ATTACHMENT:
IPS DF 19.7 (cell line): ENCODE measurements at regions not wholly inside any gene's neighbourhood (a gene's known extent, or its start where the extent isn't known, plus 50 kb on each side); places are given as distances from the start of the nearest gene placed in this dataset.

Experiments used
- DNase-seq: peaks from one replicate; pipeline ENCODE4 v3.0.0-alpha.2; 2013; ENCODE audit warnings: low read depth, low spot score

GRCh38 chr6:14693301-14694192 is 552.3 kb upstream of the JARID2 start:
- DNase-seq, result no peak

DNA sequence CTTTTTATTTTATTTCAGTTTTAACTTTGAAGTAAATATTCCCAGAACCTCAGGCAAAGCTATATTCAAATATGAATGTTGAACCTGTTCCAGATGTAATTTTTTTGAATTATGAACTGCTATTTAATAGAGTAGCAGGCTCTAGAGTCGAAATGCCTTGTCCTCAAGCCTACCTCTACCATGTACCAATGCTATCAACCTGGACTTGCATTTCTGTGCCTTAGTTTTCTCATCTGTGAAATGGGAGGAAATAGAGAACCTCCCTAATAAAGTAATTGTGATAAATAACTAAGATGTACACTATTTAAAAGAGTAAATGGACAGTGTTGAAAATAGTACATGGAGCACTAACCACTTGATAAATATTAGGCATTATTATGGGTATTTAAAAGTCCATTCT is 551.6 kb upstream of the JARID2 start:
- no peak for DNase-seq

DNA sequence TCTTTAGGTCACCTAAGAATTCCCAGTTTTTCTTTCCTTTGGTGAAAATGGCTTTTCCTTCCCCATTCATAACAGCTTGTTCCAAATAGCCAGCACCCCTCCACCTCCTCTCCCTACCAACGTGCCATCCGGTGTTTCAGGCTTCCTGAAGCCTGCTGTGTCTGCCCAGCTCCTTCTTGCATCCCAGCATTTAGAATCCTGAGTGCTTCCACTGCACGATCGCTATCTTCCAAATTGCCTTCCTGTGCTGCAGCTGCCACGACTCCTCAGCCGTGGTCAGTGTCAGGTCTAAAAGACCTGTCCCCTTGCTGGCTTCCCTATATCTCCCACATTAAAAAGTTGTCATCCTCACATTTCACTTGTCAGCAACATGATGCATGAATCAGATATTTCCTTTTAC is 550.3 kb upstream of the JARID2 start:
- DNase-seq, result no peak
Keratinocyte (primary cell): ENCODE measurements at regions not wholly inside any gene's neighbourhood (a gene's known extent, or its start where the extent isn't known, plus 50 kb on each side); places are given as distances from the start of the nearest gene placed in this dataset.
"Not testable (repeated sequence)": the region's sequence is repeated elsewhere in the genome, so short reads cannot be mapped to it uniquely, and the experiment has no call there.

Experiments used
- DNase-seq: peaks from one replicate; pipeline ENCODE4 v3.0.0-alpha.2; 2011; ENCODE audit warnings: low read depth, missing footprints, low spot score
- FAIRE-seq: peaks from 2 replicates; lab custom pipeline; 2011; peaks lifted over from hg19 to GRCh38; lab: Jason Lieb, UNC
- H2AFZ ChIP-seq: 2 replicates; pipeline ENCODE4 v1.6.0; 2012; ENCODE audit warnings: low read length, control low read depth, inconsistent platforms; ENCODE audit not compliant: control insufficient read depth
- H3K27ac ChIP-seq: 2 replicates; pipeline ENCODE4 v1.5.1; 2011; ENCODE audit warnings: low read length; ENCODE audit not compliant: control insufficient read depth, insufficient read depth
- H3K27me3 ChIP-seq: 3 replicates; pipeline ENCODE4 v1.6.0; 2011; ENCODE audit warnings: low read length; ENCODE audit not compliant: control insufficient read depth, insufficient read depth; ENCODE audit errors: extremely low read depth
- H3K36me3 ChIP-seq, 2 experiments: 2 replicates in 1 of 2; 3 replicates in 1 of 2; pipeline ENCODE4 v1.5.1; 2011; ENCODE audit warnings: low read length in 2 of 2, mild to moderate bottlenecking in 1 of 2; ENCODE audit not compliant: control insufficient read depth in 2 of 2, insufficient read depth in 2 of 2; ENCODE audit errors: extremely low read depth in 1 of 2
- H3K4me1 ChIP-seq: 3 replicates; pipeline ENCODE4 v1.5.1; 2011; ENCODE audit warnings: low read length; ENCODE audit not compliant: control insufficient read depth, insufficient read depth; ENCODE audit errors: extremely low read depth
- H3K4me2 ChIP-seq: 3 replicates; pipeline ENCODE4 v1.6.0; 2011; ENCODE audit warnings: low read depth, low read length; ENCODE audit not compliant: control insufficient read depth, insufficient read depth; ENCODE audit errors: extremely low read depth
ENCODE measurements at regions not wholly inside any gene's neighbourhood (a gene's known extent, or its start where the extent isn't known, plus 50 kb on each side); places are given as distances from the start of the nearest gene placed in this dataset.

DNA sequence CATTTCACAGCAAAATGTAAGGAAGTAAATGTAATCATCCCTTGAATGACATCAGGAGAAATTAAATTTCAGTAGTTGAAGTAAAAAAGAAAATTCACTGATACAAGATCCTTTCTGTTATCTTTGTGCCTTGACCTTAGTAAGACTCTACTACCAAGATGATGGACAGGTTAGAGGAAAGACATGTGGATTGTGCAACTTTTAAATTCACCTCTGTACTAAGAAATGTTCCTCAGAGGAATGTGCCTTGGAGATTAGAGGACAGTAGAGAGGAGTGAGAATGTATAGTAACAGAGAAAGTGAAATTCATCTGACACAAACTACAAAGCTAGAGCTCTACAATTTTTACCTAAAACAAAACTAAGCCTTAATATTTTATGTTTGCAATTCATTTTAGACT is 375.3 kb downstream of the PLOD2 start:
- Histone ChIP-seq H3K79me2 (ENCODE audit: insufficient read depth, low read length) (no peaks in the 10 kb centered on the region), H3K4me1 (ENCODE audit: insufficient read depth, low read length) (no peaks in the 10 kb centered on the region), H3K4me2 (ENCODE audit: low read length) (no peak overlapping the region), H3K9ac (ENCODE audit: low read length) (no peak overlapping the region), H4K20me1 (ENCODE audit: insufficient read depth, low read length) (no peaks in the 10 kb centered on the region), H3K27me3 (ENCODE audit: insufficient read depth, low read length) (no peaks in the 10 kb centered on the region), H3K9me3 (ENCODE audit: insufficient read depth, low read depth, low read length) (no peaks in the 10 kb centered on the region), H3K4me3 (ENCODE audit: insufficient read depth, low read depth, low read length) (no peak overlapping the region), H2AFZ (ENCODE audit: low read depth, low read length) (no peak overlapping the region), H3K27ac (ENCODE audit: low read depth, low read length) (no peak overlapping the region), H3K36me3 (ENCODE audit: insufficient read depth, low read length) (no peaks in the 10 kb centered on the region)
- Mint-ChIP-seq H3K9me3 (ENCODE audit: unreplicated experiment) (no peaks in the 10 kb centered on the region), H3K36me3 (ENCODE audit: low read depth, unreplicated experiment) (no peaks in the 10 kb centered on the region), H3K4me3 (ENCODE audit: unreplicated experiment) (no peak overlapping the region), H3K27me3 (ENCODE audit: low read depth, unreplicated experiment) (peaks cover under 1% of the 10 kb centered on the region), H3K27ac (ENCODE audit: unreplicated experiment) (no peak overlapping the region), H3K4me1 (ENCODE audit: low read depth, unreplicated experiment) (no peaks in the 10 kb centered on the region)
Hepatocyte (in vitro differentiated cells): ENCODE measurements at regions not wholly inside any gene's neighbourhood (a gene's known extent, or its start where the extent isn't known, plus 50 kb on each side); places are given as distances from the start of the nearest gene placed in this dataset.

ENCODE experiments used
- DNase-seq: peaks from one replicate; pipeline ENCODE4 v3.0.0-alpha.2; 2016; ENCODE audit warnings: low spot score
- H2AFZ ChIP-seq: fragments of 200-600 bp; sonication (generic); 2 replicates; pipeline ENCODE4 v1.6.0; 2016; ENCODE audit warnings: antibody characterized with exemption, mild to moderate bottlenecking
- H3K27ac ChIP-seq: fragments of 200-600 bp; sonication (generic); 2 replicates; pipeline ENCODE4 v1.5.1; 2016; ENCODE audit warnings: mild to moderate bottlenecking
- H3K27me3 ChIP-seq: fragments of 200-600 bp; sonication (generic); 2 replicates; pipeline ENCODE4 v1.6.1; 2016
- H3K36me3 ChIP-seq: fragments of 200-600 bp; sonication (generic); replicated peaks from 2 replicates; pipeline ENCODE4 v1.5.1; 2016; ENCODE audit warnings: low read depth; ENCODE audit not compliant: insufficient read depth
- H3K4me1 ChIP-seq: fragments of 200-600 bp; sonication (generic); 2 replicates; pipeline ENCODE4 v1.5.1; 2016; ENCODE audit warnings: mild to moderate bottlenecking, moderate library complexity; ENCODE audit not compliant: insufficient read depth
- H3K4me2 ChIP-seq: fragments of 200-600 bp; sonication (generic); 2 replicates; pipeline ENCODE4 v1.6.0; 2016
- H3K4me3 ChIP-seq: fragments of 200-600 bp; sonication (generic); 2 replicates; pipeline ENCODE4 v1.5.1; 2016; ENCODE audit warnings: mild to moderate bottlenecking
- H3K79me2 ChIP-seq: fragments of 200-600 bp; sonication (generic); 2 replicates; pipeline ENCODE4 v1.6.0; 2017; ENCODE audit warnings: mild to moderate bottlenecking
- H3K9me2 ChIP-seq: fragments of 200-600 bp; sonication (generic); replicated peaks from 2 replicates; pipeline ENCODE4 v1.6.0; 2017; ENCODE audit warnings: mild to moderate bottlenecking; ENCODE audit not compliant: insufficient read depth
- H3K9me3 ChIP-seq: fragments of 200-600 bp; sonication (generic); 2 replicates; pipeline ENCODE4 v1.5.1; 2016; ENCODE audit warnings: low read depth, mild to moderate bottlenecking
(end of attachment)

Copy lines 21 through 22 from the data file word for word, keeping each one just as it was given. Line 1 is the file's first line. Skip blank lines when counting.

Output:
ENCODE measurements at regions not wholly inside any gene's neighbourhood (a gene's known extent, or its start where the extent isn't known, plus 50 kb on each side); places are given as distances from the start of the nearest gene placed in this dataset.

DNA sequence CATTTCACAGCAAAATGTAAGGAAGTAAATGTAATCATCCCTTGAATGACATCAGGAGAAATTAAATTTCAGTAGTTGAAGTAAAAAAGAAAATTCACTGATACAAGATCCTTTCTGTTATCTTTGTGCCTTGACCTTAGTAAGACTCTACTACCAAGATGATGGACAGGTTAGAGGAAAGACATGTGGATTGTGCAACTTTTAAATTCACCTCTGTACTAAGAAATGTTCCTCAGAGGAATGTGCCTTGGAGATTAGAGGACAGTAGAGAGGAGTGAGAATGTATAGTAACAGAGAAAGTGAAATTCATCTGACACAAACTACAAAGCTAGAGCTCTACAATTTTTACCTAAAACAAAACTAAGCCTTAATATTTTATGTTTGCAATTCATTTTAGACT is 375.3 kb downstream of the PLOD2 start: